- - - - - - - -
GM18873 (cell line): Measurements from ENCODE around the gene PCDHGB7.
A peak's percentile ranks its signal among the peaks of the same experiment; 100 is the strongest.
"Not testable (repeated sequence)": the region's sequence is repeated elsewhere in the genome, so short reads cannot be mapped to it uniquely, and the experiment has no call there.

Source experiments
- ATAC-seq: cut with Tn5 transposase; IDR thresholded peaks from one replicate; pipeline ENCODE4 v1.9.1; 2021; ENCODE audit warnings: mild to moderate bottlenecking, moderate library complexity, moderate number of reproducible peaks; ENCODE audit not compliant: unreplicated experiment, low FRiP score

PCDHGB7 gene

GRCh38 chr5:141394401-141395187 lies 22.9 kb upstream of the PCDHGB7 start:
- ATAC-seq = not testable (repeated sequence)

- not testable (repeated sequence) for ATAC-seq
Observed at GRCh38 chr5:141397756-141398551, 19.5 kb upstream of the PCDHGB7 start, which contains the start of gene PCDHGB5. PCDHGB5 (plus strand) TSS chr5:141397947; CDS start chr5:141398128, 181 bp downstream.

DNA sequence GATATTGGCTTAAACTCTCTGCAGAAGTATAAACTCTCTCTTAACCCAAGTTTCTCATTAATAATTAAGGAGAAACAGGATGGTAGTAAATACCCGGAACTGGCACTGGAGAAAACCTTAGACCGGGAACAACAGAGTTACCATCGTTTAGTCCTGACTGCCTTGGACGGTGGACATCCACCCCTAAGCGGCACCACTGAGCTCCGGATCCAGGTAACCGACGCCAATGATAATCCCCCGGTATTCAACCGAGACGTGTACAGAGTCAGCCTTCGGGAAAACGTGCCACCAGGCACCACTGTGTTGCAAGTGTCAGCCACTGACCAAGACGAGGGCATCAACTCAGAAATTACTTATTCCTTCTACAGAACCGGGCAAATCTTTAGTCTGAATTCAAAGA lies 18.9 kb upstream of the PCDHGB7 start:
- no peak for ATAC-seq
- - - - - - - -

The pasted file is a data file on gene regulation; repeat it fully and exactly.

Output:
GM18873 (cell line): Measurements from ENCODE around the gene PCDHGB7.
A peak's percentile ranks its signal among the peaks of the same experiment; 100 is the strongest.
"Not testable (repeated sequence)": the region's sequence is repeated elsewhere in the genome, so short reads cannot be mapped to it uniquely, and the experiment has no call there.

Source experiments
- ATAC-seq: cut with Tn5 transposase; IDR thresholded peaks from one replicate; pipeline ENCODE4 v1.9.1; 2021; ENCODE audit warnings: mild to moderate bottlenecking, moderate library complexity, moderate number of reproducible peaks; ENCODE audit not compliant: unreplicated experiment, low FRiP score

PCDHGB7 gene

GRCh38 chr5:141394401-141395187 lies 22.9 kb upstream of the PCDHGB7 start:
- ATAC-seq = not testable (repeated sequence)

- not testable (repeated sequence) for ATAC-seq
Observed at GRCh38 chr5:141397756-141398551, 19.5 kb upstream of the PCDHGB7 start, which contains the start of gene PCDHGB5. PCDHGB5 (plus strand) TSS chr5:141397947; CDS start chr5:141398128, 181 bp downstream.

DNA sequence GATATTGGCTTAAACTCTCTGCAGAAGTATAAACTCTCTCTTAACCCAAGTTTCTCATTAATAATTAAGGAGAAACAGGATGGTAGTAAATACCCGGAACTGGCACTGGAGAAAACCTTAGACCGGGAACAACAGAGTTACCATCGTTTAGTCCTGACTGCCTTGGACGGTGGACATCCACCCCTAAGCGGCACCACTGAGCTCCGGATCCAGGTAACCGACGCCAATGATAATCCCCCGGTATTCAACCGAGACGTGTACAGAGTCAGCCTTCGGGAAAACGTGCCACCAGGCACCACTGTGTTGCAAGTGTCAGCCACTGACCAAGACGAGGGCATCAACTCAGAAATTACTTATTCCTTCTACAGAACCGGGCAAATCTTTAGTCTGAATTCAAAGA lies 18.9 kb upstream of the PCDHGB7 start:
- no peak for ATAC-seq